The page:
Two top American health experts, also members of the White House Task Force on Covid-19, on Sunday feared a major surge in the coronavirus pandemic after this week's Thanksgiving festival, which traditionally involves gathering of family and friends over dinner.
The number of new Covid-19 cases reported in the US topped 200,000 for the first time on Friday, according to data from Johns Hopkins University.
Since January, when the first infections were reported in the US, America's total number of cases has surpassed 13 million. More than 265,000 people have died.
"If you look at the second wave, we had less than 25,000 cases a day, we had way less mortality. We’re entering this post-Thanksgiving surge with three, four and 10 times as much disease across the country," Dr Deborah Birx, who is coordinator of the taskforce, told CBS News.
"That's what worries us the most. We are deeply worried about what could happen post-Thanksgiving," Birx said.
Appearing on another Sunday talk show, Dr Anthony Fauci, a prominent member of the task force and Director of National Institute of Allergy and Infectious Diseases, too expressed serious concerns over the sudden jump in Covid-19 cases in the US in the coming days and weeks.
"In the next few weeks, we're going to have the same sort of thing, and perhaps even two or three weeks down the line we may see a surge upon a surge," he told ABC news.
"We don't want to frighten people, but that's just the reality. We said that these things would happen as we got into the cold weather and as we began travelling. And they've happened. It's going to happen again,” he added.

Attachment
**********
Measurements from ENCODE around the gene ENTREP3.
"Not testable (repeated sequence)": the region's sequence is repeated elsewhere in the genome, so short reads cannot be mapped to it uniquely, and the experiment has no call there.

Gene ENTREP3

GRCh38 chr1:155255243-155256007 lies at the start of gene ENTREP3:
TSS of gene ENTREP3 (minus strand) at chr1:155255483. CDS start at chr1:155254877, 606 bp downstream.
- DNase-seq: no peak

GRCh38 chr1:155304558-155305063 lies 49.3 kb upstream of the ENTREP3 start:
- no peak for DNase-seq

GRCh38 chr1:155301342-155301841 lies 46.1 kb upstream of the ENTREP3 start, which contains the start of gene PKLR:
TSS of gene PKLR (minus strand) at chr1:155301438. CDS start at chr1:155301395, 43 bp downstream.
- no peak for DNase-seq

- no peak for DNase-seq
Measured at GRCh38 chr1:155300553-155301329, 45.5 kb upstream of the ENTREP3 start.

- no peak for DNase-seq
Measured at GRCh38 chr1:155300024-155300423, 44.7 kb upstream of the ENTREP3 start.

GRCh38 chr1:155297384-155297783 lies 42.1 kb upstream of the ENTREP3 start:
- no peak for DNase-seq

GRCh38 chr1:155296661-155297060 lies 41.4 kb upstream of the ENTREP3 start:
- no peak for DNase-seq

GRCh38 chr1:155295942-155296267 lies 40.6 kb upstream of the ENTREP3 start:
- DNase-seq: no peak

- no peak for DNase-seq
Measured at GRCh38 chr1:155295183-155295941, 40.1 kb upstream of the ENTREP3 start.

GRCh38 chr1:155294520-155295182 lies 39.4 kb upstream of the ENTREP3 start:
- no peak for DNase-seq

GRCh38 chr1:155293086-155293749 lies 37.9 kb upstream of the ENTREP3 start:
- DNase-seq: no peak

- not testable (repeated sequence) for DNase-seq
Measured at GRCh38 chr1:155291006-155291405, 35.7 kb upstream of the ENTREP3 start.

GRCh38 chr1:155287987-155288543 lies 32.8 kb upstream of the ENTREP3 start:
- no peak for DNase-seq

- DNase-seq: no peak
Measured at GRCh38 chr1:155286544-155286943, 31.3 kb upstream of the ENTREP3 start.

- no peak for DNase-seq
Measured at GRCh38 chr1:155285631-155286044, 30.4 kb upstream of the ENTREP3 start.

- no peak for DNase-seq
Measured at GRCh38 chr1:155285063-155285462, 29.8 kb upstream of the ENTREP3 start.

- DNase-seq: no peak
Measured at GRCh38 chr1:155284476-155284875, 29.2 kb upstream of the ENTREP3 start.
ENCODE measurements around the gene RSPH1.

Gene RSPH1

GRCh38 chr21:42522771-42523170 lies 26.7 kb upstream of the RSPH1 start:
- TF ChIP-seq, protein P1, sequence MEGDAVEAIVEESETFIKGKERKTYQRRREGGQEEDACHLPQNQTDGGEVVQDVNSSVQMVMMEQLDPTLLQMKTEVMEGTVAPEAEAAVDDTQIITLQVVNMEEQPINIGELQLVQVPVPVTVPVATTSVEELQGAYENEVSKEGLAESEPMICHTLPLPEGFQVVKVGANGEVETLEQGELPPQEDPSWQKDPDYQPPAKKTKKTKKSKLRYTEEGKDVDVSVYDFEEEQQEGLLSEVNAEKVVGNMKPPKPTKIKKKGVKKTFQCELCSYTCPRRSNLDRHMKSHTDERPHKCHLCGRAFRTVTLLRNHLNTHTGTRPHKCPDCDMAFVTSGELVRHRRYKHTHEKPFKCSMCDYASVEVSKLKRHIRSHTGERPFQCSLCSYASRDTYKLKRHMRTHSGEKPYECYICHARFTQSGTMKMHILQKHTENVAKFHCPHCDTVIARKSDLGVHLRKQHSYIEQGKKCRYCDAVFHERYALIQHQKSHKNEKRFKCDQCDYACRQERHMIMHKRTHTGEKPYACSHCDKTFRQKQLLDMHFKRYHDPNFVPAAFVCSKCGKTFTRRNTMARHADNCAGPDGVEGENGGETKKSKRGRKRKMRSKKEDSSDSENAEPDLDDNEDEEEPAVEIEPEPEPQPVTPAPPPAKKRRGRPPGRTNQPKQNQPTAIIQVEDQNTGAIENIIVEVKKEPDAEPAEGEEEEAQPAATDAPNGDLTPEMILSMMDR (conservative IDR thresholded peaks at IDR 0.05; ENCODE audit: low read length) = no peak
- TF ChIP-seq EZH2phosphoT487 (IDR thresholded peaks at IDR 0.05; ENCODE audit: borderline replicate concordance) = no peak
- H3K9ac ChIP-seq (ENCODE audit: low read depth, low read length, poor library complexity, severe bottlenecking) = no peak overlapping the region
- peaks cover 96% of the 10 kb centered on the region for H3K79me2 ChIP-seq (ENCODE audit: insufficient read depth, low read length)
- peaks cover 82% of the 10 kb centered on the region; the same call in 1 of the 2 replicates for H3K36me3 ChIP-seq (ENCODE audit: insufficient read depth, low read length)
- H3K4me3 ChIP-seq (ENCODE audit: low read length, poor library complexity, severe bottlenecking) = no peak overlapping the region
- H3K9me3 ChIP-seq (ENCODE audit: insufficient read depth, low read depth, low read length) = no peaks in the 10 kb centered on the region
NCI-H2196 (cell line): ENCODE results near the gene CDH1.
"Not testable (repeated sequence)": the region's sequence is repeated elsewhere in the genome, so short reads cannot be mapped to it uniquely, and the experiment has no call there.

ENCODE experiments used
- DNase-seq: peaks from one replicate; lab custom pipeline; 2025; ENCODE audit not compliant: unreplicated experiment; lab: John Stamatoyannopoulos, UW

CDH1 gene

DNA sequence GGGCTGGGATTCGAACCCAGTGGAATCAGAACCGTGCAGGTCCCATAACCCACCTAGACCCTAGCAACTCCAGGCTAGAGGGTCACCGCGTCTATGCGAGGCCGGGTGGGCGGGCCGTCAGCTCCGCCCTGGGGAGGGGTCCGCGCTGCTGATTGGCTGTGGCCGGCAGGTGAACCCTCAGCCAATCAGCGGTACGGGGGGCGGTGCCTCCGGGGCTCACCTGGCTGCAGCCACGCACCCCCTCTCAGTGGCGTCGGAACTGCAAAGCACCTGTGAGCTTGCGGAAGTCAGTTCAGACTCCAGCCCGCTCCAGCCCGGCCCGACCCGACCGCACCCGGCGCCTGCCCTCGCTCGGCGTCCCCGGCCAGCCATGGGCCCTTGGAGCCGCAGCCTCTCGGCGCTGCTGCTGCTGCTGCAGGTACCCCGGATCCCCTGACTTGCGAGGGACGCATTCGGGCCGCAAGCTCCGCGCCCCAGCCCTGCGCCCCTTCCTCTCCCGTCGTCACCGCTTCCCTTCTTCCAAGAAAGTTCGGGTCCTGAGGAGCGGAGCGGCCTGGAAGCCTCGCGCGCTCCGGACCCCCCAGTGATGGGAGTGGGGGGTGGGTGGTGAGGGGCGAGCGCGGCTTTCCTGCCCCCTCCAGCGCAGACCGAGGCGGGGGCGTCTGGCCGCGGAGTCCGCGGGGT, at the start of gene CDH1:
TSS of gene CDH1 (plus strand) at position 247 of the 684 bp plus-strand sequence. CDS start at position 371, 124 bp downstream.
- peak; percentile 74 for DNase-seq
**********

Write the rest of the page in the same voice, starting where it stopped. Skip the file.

"We have to be careful now because there almost certainly is going to be an uptick because of what has happened with the travel. We understand the importance of families getting together, and it's just something that we have to deal with, that we likely will have an increase in cases as we get into the colder weeks of the winter and as we approach the Christmas season," Fauci said.
Countries that have mitigated have turned around the surge. States that have mitigated have had a turnaround of the inflection of the curve. So it does work, he asserted, pleading Americans to follow the mitigation measures.
"And as we've just heard, help is on the way. Vaccines are really right on the horizon. We'll be having vaccines available for the higher-priority people towards the middle and end of December and as we get into January and February," he said.
"So, everyone is totally empathetic about the fatigue that everyone is feeling. But if we can hang in there a bit longer and do the fundamental things, wearing of masks uniformly, avoiding crowds in congregate settings, keeping physical distance, washing your hands - they seem simple in the enormity of the problem that we're facing, but they do make a difference," Fauci told ABC news.
Birx also pleaded with people to follow the mitigation measures and go for Covid-19 testing if they attended a Thanksgiving gathering.
"If you’re young and you gathered (for Thanksgiving), you need to be tested about 5 to 10 days later, but you need to assume you’re infected and not go near your grandparents and others without a mask," Birx said.
The White House task force has also urged mayors and governors to increase the availability of testing.
"What we do know works is mask mandates. Starting with mask mandates, followed by, if you have high case numbers… one the first things you should do is close spaces where people cannot wear masks and we know where that is, that’s bars and indoor restaurants," she said.
Responding to a question, Birx said that she hopes to brief president-elect Joe Biden on Monday.
"We’ve spent the last nine months really developing sophisticated databases that are bringing together information from across the country down to the county level. I think the one thing we will bring to the Biden administration in that discussion is how they want to see the data, because data isn’t helpful if it’s not actionable," Birx said.